Empire Builder Strategy
(Based on the US/Canada map I have – concepts can be applied to North American Rails or other versions)
Empire Builder is a connection and logistics game where players use crayons to draw their railroad track on the board to connect North American cities. This enables them to pick up specified goods at their production cities and drop the goods off at cities that demand them. In addition, expanding the rail network is crucial to connecting enough of the major cities on the board to meet the winning conditions.
Each railroad baron begins the game with an allotment of money, three delivery cards and no track. Each delivery card shows three cities which desire specific commodities and the prices those cities will pay for them. The map shows in which cities the commodities can be acquired. This means each player has nine combinations of connecting two cities that will provide them with more money. When they successfully deliver a good, they are paid the amount shown on the card and turn that card in for a replacement card which has three new delivery possibilities on it. Thus only one delivery can be made among the three potential deliveries on each card. Without sufficient money, players will be dead on their track and unable to continue to expand and connect more cities to deliver more goods in an increasing network.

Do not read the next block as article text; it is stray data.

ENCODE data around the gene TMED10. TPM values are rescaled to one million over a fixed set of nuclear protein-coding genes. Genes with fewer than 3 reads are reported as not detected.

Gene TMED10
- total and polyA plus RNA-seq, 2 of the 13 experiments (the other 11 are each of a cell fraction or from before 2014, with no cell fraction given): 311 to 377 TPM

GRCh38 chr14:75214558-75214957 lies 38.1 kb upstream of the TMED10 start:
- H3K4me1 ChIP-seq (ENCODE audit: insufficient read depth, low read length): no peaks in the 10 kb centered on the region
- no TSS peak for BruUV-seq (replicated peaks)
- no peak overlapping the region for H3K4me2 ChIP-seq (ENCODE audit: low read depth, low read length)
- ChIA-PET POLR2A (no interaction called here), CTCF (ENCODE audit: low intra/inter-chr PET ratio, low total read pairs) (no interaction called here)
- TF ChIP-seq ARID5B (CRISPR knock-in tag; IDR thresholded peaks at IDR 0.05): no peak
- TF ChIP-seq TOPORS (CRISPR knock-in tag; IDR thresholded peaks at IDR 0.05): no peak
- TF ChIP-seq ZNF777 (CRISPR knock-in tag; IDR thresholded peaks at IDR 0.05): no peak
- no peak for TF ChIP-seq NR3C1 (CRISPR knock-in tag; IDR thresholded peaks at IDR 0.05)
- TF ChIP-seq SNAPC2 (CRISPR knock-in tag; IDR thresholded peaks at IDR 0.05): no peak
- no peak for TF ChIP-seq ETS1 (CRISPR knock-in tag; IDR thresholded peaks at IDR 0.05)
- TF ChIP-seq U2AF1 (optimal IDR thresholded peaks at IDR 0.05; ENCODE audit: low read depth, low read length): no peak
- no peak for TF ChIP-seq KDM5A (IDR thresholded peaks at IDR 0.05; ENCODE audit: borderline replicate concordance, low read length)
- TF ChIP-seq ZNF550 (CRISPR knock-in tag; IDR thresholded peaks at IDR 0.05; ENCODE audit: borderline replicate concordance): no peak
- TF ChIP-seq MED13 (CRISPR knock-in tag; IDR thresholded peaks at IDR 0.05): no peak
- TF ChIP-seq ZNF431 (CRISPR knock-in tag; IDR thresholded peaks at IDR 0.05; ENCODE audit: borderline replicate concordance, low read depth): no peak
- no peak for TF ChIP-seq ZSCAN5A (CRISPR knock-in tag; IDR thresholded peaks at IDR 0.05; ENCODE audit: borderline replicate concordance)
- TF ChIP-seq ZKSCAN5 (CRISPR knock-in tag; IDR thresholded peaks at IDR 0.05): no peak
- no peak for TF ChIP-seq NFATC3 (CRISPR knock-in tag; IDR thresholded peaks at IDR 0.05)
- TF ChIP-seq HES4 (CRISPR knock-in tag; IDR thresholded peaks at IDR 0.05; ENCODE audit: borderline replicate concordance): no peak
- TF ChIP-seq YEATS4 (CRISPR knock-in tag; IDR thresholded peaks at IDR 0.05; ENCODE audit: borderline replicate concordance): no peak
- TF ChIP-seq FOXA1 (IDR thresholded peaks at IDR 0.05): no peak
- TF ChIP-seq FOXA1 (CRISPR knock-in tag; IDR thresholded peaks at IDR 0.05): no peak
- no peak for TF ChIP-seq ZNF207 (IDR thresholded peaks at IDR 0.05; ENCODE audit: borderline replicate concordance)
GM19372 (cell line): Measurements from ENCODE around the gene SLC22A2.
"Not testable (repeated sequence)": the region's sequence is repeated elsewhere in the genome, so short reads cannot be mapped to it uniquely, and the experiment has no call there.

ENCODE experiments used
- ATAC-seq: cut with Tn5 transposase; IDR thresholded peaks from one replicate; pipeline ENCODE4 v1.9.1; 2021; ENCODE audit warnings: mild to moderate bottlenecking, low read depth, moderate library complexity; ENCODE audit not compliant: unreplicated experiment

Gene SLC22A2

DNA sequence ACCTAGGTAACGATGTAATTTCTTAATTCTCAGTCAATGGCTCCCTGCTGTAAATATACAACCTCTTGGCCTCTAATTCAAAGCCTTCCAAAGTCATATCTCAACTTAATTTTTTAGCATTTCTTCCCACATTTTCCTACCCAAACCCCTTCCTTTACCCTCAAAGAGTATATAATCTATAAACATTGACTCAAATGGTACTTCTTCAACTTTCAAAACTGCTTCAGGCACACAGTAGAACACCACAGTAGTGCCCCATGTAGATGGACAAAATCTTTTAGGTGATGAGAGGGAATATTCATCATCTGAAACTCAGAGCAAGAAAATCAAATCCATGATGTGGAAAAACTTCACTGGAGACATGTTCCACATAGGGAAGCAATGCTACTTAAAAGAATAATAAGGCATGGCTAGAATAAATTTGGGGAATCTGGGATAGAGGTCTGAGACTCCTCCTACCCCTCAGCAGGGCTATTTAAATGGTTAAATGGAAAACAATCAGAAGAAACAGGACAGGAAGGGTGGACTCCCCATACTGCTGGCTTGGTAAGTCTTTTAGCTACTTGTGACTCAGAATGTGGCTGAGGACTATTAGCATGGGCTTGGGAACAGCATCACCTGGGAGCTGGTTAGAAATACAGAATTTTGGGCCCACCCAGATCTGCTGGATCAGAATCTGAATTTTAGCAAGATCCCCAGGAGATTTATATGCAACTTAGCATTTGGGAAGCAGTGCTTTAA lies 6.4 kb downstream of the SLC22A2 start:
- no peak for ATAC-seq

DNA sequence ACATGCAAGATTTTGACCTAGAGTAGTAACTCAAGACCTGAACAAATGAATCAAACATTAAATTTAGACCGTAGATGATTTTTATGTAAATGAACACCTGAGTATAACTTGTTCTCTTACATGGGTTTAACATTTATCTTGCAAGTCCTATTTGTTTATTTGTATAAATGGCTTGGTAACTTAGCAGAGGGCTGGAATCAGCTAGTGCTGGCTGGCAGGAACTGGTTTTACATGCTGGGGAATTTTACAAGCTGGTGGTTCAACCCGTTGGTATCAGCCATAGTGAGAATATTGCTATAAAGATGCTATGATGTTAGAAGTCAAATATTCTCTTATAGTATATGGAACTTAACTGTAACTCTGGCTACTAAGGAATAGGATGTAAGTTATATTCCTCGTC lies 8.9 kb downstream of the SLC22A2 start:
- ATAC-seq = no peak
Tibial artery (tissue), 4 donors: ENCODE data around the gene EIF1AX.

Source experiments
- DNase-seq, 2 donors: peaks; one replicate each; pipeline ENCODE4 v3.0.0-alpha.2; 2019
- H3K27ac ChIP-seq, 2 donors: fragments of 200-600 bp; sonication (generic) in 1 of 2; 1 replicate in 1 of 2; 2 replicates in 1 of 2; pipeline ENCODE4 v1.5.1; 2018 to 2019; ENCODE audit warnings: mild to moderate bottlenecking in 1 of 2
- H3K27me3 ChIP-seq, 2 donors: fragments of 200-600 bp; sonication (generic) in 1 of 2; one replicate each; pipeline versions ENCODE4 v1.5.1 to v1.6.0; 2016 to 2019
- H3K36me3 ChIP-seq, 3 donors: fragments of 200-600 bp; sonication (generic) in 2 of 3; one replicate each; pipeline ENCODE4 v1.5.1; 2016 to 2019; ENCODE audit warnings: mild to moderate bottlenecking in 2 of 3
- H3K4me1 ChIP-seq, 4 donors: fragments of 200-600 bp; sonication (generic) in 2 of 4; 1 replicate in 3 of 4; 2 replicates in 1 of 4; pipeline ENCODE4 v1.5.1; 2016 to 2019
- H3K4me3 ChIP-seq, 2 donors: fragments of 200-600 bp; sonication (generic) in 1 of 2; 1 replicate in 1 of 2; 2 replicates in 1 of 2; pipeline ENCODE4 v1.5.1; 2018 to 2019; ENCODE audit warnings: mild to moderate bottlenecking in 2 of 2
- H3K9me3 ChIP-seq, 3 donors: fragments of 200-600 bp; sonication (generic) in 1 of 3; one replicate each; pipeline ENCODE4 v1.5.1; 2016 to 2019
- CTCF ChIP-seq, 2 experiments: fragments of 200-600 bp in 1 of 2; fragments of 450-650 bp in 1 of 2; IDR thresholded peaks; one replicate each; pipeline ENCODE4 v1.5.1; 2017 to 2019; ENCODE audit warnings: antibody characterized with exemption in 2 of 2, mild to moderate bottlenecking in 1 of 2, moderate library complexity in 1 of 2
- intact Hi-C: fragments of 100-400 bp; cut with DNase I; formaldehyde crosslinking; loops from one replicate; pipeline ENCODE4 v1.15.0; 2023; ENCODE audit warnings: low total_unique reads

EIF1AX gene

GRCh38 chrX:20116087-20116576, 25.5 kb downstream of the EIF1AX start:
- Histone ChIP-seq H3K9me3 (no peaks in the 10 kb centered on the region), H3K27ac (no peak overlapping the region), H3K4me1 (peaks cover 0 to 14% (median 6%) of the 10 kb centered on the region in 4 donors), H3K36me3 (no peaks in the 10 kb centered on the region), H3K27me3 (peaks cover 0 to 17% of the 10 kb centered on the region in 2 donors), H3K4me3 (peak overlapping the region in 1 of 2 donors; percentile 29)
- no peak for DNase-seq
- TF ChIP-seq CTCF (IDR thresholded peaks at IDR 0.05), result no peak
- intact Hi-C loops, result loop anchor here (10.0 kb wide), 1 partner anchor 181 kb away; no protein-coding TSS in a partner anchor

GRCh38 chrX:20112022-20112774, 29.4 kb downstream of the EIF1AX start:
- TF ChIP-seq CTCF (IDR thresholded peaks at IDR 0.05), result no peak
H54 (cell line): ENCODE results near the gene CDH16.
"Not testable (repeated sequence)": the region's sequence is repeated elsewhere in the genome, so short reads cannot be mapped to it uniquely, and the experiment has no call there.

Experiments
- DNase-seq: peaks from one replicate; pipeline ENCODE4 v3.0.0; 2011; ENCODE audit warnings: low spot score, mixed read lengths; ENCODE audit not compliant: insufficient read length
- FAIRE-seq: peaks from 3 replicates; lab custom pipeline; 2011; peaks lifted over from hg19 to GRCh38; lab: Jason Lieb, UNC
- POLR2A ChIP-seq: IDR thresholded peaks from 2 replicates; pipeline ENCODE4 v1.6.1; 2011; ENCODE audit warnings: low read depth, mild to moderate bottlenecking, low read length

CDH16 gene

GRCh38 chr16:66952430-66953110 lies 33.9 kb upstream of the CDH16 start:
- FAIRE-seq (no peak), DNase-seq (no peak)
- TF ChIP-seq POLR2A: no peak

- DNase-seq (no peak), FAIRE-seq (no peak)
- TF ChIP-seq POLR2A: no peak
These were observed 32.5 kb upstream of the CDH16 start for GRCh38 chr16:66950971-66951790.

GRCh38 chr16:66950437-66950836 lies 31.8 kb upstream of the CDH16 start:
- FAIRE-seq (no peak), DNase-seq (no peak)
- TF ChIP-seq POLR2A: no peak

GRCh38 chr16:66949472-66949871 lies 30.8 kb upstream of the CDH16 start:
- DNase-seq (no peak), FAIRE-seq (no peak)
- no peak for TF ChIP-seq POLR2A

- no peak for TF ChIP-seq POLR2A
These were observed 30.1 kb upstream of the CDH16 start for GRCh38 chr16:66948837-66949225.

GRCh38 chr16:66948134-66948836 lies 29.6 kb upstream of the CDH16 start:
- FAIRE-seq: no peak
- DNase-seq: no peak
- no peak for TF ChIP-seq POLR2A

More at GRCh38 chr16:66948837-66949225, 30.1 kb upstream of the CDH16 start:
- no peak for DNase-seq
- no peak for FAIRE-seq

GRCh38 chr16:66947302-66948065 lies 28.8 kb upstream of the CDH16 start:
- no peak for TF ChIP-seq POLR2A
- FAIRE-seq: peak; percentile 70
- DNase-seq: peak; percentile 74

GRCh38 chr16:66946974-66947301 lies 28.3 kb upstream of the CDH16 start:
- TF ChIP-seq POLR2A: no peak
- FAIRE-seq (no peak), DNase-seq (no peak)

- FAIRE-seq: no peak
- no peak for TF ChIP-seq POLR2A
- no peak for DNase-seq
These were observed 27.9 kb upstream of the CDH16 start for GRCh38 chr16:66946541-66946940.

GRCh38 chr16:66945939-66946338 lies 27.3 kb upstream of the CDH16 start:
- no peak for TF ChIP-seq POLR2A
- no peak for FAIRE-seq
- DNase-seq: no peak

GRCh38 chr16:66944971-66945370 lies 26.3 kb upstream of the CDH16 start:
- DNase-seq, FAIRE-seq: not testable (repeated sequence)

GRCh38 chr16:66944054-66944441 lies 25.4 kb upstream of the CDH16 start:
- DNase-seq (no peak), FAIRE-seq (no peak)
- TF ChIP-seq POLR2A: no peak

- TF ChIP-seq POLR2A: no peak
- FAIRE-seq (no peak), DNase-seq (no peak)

There are distinct strategies and tactics in Empire Builder which will vary widely based on the level of experience of the player. Strategies will guide overall expansion on the board while tactics involve route drawing, train movement, and use of delivery cards. The key point to remember is that winning Empire Builder is NOT about the largest rail system, the most cities connected, or even the greatest dollars in goods delivered. It is about connecting the required major cities and achieving $250 million in the fewest turns possible. Efficient track and delivery is king!